On the other hand, we have vacated the dismissal of a complaint without prejudice where, on the morning of trial, though the defendant’s five witnesses were present, the prosecutor was not ready to go forward because he had just been informed that the arresting officer who had been summonsed was on active duty in the National Guard.  Commonwealth v. Jackson, 27 Mass. App. Ct. 521, 522 (1989).  Concluding that the record did not warrant the judge’s dismissal of the indictment without prejudice, we said:

“[W]e do not see any support in the record before us for the judge’s finding that the officer was negligent in failing to notify anyone of his National Guard duty.  There is no indication whether the officer had been informed of the trial date prior to the issuance of the summons, whether the summons was served before or after he left for active duty, or whether he had arranged or reasonably expected that another officer within the police department would timely explain his inability to appear on the scheduled trial date. . . .


“Additionally, although the judge found that the officer’s conduct was prejudicial to the defendant, the only fact on this record to lend support to that finding is that the defendant’s five witnesses were present.  We do not minimize the inconvenience caused by the turn of events, but we do not view that fact, standing alone, as sufficient to constitute prejudice justifying dismissal of the complaints.”


Id. at 523.  See Commonwealth v. Gardner, 467 Mass. at 368 (“[D]ismissal of the criminal complaint was unwarranted where the defendant failed to show that Dookhan [the forensic chemist] might have tampered with the evidence in his case and where there was no evidence that the Commonwealth had withheld or failed to disclose existing exculpatory evidence”).

We think that the instant case is more similar to Jackson and Gardner than it is to Joseph and Anderson.  There is no indication on this record that the prosecutor acted in a “cavalier” fashion or that the defendant was inconvenienced by the delay in providing the discovery; indeed, the defendant was not contesting that the drugs in issue were her own prescription drugs and counsel informed the court that because they were prescription drugs he was “not as concerned” about the delay in providing the drug certificate.  As in Jackson, and unlike in Joseph, it appears that here there was a mitigating explanation for the delay in testing and certification — i.e., the congestion in the Commonwealth’s drug analysis laboratories caused by the closing of the Jamaica Plain laboratory after the discovery that a forensic chemist had signed numerous misrepresented drug certificates there.[3]  See generally Commonwealth v. Scott, 467 Mass. 336, 337-342 (2014).  As reflected by the judge’s advice here to the defendant that the Commonwealth could reinstitute charges, there is no indication of deliberate governmental misconduct that might warrant the sanction of dismissal.  See Commonwealth v. Gardner, 467 Mass. at 368 (contrasting cases where the sanction was appropriate).  We further note that unlike in Joseph and Anderson, this case had not reached the trial stage and there was no inconvenience to jurors or witnesses.  In any event, the record is silent as to the causes of the two prior continuances, which were not objected to by the defendant, nor is there any reason provided why the judge did not pursue a course short of dismissal without prejudice.  For example, he could have ordered a break in the proceedings and directed that the prosecutor call the Sudbury laboratory to determine the precise status of the certificate and also to set a firm date for its delivery as well as a firm trial date.  In short, confined in our review to the spare record here, and though appreciating the concern of the busy judge to move his docket, we are left to conclude that the dismissal, which the defendant did not seek, “falls outside the range of reasonable alternatives,” L.L. v. Commonwealth, 470 Mass. at 185 n.27, and was thus an abuse of discretion.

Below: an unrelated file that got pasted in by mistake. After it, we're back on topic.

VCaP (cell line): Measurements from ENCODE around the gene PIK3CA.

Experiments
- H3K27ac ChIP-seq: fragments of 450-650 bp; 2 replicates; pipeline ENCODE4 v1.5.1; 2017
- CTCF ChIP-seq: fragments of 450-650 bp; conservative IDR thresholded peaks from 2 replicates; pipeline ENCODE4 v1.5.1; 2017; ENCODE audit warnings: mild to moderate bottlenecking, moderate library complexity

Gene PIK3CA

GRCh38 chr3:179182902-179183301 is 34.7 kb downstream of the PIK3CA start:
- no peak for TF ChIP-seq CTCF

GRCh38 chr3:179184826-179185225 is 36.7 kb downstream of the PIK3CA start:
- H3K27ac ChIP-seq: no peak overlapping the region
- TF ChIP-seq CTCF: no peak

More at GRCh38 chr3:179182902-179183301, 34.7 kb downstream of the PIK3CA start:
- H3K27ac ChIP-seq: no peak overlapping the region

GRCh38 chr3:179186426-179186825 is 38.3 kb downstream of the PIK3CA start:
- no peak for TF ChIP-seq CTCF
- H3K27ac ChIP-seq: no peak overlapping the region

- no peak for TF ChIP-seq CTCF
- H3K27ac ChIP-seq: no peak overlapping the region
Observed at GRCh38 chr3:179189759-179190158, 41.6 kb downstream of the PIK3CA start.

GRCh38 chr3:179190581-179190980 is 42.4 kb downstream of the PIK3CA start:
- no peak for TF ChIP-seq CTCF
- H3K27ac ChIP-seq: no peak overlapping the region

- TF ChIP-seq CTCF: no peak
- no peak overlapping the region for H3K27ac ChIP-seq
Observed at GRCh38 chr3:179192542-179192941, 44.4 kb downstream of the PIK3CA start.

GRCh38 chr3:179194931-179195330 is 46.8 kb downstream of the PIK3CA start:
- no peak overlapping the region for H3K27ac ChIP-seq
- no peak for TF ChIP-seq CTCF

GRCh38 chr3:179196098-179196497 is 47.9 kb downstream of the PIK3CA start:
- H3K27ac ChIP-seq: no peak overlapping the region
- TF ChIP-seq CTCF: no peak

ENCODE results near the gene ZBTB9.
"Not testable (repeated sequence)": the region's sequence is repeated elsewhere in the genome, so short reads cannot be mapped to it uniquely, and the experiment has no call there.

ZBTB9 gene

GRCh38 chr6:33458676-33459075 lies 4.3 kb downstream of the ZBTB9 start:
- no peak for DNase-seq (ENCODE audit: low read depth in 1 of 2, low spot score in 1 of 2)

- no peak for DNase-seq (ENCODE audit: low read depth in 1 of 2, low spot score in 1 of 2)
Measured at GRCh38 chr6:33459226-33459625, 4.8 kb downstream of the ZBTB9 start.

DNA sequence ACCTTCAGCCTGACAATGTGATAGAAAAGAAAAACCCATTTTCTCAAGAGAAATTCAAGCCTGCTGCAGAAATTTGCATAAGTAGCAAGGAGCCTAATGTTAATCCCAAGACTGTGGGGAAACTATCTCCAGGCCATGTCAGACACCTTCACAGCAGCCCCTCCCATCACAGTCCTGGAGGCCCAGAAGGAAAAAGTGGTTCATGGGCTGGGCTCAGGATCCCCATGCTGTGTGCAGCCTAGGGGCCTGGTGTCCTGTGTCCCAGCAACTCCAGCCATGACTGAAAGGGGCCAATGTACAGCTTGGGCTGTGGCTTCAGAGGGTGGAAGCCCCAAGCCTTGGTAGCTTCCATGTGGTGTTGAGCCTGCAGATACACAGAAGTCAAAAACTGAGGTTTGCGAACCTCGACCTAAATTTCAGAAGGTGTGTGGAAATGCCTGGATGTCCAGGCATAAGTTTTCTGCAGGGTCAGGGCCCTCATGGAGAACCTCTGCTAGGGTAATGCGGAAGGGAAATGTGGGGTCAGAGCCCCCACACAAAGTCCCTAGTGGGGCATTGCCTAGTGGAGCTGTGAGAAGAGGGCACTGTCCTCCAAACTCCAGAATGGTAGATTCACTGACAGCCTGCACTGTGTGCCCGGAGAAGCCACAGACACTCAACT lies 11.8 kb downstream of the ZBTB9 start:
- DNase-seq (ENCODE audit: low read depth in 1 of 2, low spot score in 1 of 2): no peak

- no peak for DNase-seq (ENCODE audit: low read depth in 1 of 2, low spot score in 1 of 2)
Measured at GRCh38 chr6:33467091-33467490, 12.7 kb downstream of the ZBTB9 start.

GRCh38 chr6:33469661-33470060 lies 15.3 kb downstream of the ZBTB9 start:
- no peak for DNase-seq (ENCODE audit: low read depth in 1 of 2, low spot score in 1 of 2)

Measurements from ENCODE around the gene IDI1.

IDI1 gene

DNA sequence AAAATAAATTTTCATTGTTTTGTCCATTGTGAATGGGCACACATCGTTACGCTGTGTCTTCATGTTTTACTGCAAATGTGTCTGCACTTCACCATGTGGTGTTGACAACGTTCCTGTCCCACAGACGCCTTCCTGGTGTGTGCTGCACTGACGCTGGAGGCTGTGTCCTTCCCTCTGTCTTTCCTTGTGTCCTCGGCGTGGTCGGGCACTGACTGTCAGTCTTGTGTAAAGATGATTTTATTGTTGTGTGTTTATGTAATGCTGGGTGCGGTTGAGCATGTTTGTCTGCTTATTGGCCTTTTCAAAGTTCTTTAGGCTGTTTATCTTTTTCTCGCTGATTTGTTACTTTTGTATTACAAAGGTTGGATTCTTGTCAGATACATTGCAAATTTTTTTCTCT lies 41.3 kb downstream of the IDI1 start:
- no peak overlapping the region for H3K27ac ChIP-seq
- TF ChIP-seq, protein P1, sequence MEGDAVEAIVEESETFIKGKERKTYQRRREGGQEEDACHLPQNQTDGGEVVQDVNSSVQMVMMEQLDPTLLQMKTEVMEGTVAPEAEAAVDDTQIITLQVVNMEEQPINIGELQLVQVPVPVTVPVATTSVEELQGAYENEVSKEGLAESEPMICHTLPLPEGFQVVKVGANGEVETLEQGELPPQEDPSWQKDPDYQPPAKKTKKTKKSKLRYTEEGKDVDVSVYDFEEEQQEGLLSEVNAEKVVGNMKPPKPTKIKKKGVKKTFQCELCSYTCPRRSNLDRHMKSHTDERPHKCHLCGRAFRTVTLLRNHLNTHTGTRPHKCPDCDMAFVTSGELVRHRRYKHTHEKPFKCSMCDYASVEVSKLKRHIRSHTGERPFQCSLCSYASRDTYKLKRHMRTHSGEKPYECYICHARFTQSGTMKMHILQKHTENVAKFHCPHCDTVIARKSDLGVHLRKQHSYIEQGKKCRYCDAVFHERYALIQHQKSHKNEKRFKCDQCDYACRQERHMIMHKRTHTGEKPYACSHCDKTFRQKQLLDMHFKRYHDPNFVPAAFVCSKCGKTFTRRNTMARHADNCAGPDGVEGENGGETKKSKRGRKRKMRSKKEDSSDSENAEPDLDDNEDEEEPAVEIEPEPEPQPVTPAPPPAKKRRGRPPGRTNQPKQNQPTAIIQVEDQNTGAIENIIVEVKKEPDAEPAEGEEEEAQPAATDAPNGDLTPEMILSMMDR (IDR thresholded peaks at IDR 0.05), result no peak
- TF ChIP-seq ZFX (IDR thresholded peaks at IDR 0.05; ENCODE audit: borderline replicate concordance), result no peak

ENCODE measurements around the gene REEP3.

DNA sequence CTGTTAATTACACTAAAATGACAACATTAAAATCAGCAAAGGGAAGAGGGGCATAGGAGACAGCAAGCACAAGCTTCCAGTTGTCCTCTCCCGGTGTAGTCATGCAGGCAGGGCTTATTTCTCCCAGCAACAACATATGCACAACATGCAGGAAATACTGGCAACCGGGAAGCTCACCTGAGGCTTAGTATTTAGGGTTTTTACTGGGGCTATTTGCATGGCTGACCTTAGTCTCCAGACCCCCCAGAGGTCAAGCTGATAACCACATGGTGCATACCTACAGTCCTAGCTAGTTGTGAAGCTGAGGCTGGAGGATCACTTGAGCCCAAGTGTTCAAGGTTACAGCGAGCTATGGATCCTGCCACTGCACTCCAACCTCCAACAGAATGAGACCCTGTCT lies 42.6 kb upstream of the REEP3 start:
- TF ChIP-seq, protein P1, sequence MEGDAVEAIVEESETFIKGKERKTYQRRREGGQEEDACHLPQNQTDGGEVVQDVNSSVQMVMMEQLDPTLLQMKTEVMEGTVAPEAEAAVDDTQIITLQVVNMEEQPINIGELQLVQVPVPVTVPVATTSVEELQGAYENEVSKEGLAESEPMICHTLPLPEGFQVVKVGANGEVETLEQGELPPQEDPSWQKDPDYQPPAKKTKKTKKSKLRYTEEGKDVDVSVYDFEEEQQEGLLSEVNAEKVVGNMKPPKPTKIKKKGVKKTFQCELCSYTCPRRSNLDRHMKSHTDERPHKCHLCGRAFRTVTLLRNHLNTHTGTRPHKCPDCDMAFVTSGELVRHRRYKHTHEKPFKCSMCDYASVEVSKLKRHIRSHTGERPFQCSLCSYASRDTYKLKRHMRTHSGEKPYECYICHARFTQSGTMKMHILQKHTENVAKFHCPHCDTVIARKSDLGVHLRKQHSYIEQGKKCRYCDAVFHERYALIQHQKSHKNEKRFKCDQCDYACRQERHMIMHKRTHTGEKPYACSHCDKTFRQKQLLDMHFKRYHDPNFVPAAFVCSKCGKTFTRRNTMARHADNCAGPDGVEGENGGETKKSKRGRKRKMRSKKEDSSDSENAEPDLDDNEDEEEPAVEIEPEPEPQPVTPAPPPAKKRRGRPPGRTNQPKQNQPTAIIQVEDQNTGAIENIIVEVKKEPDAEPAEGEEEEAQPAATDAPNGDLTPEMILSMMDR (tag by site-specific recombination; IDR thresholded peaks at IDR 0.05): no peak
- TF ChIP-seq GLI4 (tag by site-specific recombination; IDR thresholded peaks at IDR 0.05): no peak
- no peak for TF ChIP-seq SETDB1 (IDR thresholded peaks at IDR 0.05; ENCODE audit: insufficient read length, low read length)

The order dismissing the complaint is vacated and the case is remanded for further proceedings.

So ordered.

     [1] Justice Graham participated in the deliberation on this case prior to his retirement.

     [2] As in Commonwealth v. Anderson, 402 Mass. 576, 579 (1988), the Commonwealth’s brief here mistakenly relies on a line of cases where complaints were dismissed with prejudice.  See, e.g., Commonwealth v. Cronk, 396 Mass. 194, 195 (1985); Commonwealth v. Borders, 73 Mass. App. Ct. 911, 912 (2009).

     [3] Such notice of a mitigating factor does not in any way diminish the Commonwealth’s obligation to provide prompt and diligent discovery.